And of course the Classics: Ray Charles, Jimi Hendrix, Bob Dylan, Leonard Cohen etc.
    A bit OT:
    I may have written about this before, but still – it’s one of my favourite stories.
    When I was introduced here in Hungary to my wife by a common friend (we were both over 60 years old already …) she was flabbergasted when she came to my house and saw my collection of CDs and concert DVDs – and I was equally surprised that her favourite pop musician was Eric Clapton.
    That she also liked SF and Fantasy came as a welcome surprise in addition – the only problem for her is that her knowledge of English just ain’t good enough so she has to rely on translations into Hungarian. Now she’s waiting for the last series of GOT to be translated …
    The probability of meeting someone with these hobbies in a foreign country is too low to calculate even for me as a mathematician – sometimes you’re just lucky! 🙂
    Interestingly enough SF from the USA (and of course from Russia) was already translated and cheaply available in “Communist” times!

    1. wolf

      She’s also a bigger Jazz fan – told me how as a young woman in Communist times she scraped together all her money to get to Budapest – to a concert by Louis Armstrong!
      And my first birthday present to her was a big package – looked like a brick and was as heavy:
      50 CDs by Miles Davis!

    2. george Post author

      Wolf, I love the Tina Turner version of “Proud Mary,” too! I’ve never seen Tina in concert, but I would have liked to. I grew up listening to Phil Spector’s “Wall of Sound” recordings. Eric Clapton’s CDs continue to find their way to my stereo system.

  8. Rick Robinson

    Haven’t bothered with Pandora. We had Sirius when we bought the car, but when the free 6 months ran out we didn’t think it was worth the cost to continue. In the car, I listen to the public radio classical station, Barbara listens to Public Broadcasting radio. At home, I listen to CDs if I listen at all.

  9. Jeff Meyerson

    I listen to 50s through 70s mostly, with a smattering of newer stuff. Plus Broadway soundtracks. People like Proud Mary because it’s a good song, though I agree on the Tina Turner version.

    I listen to Pandora on the phone when I remember to.

    My musical taste is summed up by a T-shirt that says:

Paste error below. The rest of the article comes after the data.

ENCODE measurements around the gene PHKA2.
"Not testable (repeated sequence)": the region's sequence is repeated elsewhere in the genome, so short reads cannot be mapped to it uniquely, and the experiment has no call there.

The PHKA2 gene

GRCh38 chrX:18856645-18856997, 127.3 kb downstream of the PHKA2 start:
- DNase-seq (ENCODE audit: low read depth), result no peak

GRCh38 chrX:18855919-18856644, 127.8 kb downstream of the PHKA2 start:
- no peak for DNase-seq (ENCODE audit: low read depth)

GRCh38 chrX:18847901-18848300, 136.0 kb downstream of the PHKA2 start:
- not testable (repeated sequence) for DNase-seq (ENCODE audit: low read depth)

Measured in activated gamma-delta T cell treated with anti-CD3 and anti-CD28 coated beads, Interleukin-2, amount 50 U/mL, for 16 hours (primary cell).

“It is NOT because I’m old.
    Your music really does suck.”

    And keep off my lawn!

    1. george Post author

      Jeff, like you I find contemporary music almost unlistenable. I’m stuck in the Past as far as music is concerned: Motown, Rock & Roll, folk rock, and disco. And a smattering of Classic Music.

  10. Todd Mason

    George, you should be turning Wolf and co. onto the Monthly Music! Though I wonder how many of the YT videos particularly might be suppressed due to conflicting copyright claims outside the US.

  11. Todd Mason

    I listen to damned near every kind of music humans make, though I’m particularly fond of still a way too long a list. I might be most centered in jazz and third stream music, and find certain sorts of Easy Listening music rather difficult listening (but not even all of that…badly-tuned and recorded orchestral elevator music, perhaps the worst).

    I’ve barely played with Pandora. Alice had Sirius for a while years back, but quickly abandoned it.

      1. george Post author

        Todd, I’m open to new music. But I end up going back to Dylan, the Rolling Stones, Joni Mitchell, Motown, and Bacharach and David songs that always give me aural pleasure.

  12. wolf

    A bit OT:
    I’m also a fan of Chicago (the band … 🙂 ) and was surprised when I found a fantastic Russian (!!!) cover band playing their songs some days ago.
    They’ve even toured the USA and will tour again this summer and again in winter:
    From Las Vegas to NYC and Jacksonville …, almost unbelievable
    And some of the musicians are already in their 60s.
    You can find a lot of their stuff on youtube, won’t add a second link, you know why. 🙂
    A musician friend wrote me that in his opinion some of their performances are better than the originals!